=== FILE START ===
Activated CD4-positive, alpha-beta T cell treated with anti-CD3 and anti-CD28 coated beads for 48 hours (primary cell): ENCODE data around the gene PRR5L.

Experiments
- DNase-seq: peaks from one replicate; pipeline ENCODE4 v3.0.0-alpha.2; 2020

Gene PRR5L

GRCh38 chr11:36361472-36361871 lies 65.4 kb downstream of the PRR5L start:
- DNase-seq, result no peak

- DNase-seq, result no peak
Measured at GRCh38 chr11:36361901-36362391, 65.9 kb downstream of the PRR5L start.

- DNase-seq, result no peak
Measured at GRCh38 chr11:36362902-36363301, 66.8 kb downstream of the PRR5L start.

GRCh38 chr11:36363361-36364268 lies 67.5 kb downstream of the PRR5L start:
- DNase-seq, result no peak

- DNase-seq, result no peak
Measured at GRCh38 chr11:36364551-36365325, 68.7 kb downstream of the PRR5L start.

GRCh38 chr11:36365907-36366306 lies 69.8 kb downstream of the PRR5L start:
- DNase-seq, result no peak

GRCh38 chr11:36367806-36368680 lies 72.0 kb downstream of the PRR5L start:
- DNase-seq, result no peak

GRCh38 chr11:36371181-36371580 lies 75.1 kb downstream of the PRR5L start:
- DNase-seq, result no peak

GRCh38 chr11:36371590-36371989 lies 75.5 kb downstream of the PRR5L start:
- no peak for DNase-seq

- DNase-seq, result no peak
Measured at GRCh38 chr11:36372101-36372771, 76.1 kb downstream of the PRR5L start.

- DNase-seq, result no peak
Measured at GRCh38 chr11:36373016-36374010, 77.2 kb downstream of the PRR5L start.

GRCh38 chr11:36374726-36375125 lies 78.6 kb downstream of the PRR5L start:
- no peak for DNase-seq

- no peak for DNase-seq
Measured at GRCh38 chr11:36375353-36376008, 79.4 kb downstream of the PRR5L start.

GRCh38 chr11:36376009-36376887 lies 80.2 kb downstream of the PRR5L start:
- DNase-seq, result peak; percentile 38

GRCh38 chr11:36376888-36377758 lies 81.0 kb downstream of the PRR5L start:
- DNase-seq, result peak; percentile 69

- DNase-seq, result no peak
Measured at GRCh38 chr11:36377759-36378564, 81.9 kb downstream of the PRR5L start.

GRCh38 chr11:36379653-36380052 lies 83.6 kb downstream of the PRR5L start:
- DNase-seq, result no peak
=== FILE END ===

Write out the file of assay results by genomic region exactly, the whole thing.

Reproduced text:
Activated CD4-positive, alpha-beta T cell treated with anti-CD3 and anti-CD28 coated beads for 48 hours (primary cell): ENCODE data around the gene PRR5L.

Experiments
- DNase-seq: peaks from one replicate; pipeline ENCODE4 v3.0.0-alpha.2; 2020

Gene PRR5L

GRCh38 chr11:36361472-36361871 lies 65.4 kb downstream of the PRR5L start:
- DNase-seq, result no peak

- DNase-seq, result no peak
Measured at GRCh38 chr11:36361901-36362391, 65.9 kb downstream of the PRR5L start.

- DNase-seq, result no peak
Measured at GRCh38 chr11:36362902-36363301, 66.8 kb downstream of the PRR5L start.

GRCh38 chr11:36363361-36364268 lies 67.5 kb downstream of the PRR5L start:
- DNase-seq, result no peak

- DNase-seq, result no peak
Measured at GRCh38 chr11:36364551-36365325, 68.7 kb downstream of the PRR5L start.

GRCh38 chr11:36365907-36366306 lies 69.8 kb downstream of the PRR5L start:
- DNase-seq, result no peak

GRCh38 chr11:36367806-36368680 lies 72.0 kb downstream of the PRR5L start:
- DNase-seq, result no peak

GRCh38 chr11:36371181-36371580 lies 75.1 kb downstream of the PRR5L start:
- DNase-seq, result no peak

GRCh38 chr11:36371590-36371989 lies 75.5 kb downstream of the PRR5L start:
- no peak for DNase-seq

- DNase-seq, result no peak
Measured at GRCh38 chr11:36372101-36372771, 76.1 kb downstream of the PRR5L start.

- DNase-seq, result no peak
Measured at GRCh38 chr11:36373016-36374010, 77.2 kb downstream of the PRR5L start.

GRCh38 chr11:36374726-36375125 lies 78.6 kb downstream of the PRR5L start:
- no peak for DNase-seq

- no peak for DNase-seq
Measured at GRCh38 chr11:36375353-36376008, 79.4 kb downstream of the PRR5L start.

GRCh38 chr11:36376009-36376887 lies 80.2 kb downstream of the PRR5L start:
- DNase-seq, result peak; percentile 38

GRCh38 chr11:36376888-36377758 lies 81.0 kb downstream of the PRR5L start:
- DNase-seq, result peak; percentile 69

- DNase-seq, result no peak
Measured at GRCh38 chr11:36377759-36378564, 81.9 kb downstream of the PRR5L start.

GRCh38 chr11:36379653-36380052 lies 83.6 kb downstream of the PRR5L start:
- DNase-seq, result no peak